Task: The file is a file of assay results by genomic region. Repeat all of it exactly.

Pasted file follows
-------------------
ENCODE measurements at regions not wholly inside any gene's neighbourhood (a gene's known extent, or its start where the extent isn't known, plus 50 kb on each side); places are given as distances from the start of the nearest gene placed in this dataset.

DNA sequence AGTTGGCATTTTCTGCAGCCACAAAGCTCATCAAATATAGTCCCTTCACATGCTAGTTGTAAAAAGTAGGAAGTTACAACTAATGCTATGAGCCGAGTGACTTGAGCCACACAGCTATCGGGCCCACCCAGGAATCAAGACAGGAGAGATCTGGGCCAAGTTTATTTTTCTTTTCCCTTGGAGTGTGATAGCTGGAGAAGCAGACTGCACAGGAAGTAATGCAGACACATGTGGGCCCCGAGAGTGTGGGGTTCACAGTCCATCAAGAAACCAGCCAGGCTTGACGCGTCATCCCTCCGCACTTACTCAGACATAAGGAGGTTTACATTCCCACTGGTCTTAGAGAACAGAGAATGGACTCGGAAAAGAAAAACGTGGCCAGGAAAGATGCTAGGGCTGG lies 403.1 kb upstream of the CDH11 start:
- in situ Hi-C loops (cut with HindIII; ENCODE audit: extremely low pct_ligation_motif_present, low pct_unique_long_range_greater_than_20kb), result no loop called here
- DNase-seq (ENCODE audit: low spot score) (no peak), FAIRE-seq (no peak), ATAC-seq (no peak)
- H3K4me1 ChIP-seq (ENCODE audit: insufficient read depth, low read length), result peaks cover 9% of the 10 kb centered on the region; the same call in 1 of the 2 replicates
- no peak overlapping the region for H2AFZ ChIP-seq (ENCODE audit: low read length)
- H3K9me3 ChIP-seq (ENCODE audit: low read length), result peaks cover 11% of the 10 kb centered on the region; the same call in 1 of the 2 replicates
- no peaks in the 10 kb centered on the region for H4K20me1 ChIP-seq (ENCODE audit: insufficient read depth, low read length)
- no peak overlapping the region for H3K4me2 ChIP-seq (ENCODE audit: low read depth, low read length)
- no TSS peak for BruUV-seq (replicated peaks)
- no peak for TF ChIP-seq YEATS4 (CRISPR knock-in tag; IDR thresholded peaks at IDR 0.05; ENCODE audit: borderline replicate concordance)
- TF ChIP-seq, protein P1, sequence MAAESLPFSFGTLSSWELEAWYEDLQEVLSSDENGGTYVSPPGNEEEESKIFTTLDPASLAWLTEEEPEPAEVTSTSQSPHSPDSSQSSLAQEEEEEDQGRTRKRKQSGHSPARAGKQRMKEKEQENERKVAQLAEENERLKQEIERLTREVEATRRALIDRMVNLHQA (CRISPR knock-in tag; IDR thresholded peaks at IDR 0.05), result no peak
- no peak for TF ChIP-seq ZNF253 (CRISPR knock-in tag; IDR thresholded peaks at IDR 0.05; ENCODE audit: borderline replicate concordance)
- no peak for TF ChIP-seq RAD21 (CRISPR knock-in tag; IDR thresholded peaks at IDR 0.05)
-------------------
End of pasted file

ENCODE measurements at regions not wholly inside any gene's neighbourhood (a gene's known extent, or its start where the extent isn't known, plus 50 kb on each side); places are given as distances from the start of the nearest gene placed in this dataset.

DNA sequence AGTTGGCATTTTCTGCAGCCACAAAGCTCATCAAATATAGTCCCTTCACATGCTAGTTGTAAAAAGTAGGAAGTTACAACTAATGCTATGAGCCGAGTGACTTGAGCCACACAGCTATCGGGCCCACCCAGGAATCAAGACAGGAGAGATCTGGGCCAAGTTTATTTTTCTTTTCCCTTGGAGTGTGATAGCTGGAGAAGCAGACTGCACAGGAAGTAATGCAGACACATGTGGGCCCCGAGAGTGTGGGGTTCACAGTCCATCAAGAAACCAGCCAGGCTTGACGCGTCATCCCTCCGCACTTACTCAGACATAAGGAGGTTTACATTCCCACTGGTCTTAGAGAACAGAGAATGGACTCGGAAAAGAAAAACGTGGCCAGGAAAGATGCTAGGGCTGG lies 403.1 kb upstream of the CDH11 start:
- in situ Hi-C loops (cut with HindIII; ENCODE audit: extremely low pct_ligation_motif_present, low pct_unique_long_range_greater_than_20kb), result no loop called here
- DNase-seq (ENCODE audit: low spot score) (no peak), FAIRE-seq (no peak), ATAC-seq (no peak)
- H3K4me1 ChIP-seq (ENCODE audit: insufficient read depth, low read length), result peaks cover 9% of the 10 kb centered on the region; the same call in 1 of the 2 replicates
- no peak overlapping the region for H2AFZ ChIP-seq (ENCODE audit: low read length)
- H3K9me3 ChIP-seq (ENCODE audit: low read length), result peaks cover 11% of the 10 kb centered on the region; the same call in 1 of the 2 replicates
- no peaks in the 10 kb centered on the region for H4K20me1 ChIP-seq (ENCODE audit: insufficient read depth, low read length)
- no peak overlapping the region for H3K4me2 ChIP-seq (ENCODE audit: low read depth, low read length)
- no TSS peak for BruUV-seq (replicated peaks)
- no peak for TF ChIP-seq YEATS4 (CRISPR knock-in tag; IDR thresholded peaks at IDR 0.05; ENCODE audit: borderline replicate concordance)
- TF ChIP-seq, protein P1, sequence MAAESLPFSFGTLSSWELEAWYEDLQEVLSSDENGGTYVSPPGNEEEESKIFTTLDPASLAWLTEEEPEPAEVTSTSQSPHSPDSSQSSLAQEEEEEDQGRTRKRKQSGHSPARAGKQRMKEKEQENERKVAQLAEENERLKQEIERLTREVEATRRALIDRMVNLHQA (CRISPR knock-in tag; IDR thresholded peaks at IDR 0.05), result no peak
- no peak for TF ChIP-seq ZNF253 (CRISPR knock-in tag; IDR thresholded peaks at IDR 0.05; ENCODE audit: borderline replicate concordance)
- no peak for TF ChIP-seq RAD21 (CRISPR knock-in tag; IDR thresholded peaks at IDR 0.05)